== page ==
I can still recall the house I lived in during my teenage years. It was a
grand Victorian style house, with circular glass windows, ornamental
balconies, and a wide porch that circled the entire front. In truth it was
actually two homes rather than one. The owner, Miss Parsons, converted the
large house into two separate units. While the right side was still occupied
by Miss Parsons, we lived on the left. Iíll never forget the day I first
walked in the main hall, the grand staircase looming in front, still elegant
after so many years. In my wildest of daydreams, I couldnít imagine a more
grand entrance than a young girl coming down in a ball gown to meet her
guests. My sixteenth birthday was just two months off, and I knew for
certain it would be extra special because I was going to have it here.
My father frowned, then shook his head at my idea of having a formal party
with long gowns and bow ties. He couldnít imagine any young man subjecting
himself to an evening full of female fluff. But as always, he did agree to
be an unwilling victim. Invitations were sent out, with the girls responding
immediately. The boys took more time, but did so after meaningful
suggestions and finally coercion by their parents to answer in the
affirmative. I knew I should be happy, having the kind of party girls always
dream of, but I couldnít help but be dismayed at my yet unformed female
figure. I may have been on the verge of womanhood, but my body still
reflected a childís form. Every dress I tried on still showed off my very
flat bossom. I started to dread the party and my not so grand entrance.
Her voice was so soft, so sweet, though I knew I should have been startled,
but I wasnít. At first I thought it was Miss Parsons, visiting from next
door. But Miss Parsons had never come over, even when we first moved in. She
kept entirely to herself. My mother said she was just a tired, old lady,
who was probably still a bit upset she now had to share her home with
strangers. I suppose she was right, but the girl was so pretty, beautiful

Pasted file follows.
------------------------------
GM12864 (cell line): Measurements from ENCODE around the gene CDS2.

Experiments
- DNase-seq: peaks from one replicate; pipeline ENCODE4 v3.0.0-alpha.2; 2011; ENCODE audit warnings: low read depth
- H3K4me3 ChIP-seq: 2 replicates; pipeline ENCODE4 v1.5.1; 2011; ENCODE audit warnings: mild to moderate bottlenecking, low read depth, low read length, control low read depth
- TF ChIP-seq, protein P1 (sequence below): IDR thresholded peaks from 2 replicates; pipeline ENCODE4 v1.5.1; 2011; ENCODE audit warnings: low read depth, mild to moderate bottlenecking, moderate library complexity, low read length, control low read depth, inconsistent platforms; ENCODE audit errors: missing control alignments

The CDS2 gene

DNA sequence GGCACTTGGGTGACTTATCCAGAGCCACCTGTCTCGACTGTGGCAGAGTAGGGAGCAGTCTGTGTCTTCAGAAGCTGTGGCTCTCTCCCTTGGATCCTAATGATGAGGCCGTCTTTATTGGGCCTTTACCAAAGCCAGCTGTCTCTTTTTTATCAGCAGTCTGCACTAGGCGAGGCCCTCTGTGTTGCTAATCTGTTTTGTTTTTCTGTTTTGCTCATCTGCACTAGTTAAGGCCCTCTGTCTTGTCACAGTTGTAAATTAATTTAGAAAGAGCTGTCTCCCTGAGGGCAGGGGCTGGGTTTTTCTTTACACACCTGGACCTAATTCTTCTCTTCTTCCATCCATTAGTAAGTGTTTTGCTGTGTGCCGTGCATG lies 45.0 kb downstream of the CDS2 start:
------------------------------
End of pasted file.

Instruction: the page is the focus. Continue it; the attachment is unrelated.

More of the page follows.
actually, with long, straight brown hair, and the kindest blue eyes you ever
She said her name was Amelia Parsons, so I just assumed she must be a
relative of some sort, like a niece of Miss Parsons, come to visit. There
was a quietness around her, a soft kind of glow that surrounded her. She
wore a long blue dress, a bit old fashion, I first thought, but it suited
her perfectly. She really had the sweetest smile and I never felt so
comfortable with anyone as I did with her.
I found myself talking about my little problem with the dresses and my lack
of body to show them off. She laughed sweetly at me and told me not to
worry. She motioned me to follow her next door into Miss Parsons home. I
hesitated at first, but nonetheless, continued into the dark room beyond.
Miss Parsonsí house was so dark and dim, with heavy curtains covering all
her windows. So very little sunlight came through and the room took on an
eerie feel. It also smelled musty as stale air filled the rooms. Amelia was
at the staircase motioning for me to follow her upstairs. I asked her where
Miss Parsons was and that maybe I should ask her for permission to enter
first. But Amelia just shook her head and smiled again, it was all right she
said, she lived here too.
When we reached the attic, Amelia took a key that was hidden off the door
ledge and opened the door. It was the way all attics looked, crammed with